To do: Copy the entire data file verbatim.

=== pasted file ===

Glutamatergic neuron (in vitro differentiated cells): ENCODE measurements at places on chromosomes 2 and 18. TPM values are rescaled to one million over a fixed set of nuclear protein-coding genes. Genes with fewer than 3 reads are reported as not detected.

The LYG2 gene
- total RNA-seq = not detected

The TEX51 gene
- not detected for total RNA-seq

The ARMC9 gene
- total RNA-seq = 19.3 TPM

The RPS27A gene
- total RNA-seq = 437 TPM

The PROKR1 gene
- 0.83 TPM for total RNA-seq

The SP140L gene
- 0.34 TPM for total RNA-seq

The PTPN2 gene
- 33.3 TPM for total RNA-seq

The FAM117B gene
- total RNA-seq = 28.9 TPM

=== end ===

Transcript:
Glutamatergic neuron (in vitro differentiated cells): ENCODE measurements at places on chromosomes 2 and 18. TPM values are rescaled to one million over a fixed set of nuclear protein-coding genes. Genes with fewer than 3 reads are reported as not detected.

The LYG2 gene
- total RNA-seq = not detected

The TEX51 gene
- not detected for total RNA-seq

The ARMC9 gene
- total RNA-seq = 19.3 TPM

The RPS27A gene
- total RNA-seq = 437 TPM

The PROKR1 gene
- 0.83 TPM for total RNA-seq

The SP140L gene
- 0.34 TPM for total RNA-seq

The PTPN2 gene
- 33.3 TPM for total RNA-seq

The FAM117B gene
- total RNA-seq = 28.9 TPM